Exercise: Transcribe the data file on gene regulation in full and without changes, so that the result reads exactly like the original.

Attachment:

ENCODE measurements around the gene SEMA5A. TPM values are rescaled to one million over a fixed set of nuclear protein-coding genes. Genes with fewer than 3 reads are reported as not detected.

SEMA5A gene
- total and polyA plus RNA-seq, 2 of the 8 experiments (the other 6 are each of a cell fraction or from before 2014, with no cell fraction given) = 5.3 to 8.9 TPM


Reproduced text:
ENCODE measurements around the gene SEMA5A. TPM values are rescaled to one million over a fixed set of nuclear protein-coding genes. Genes with fewer than 3 reads are reported as not detected.

SEMA5A gene
- total and polyA plus RNA-seq, 2 of the 8 experiments (the other 6 are each of a cell fraction or from before 2014, with no cell fraction given) = 5.3 to 8.9 TPM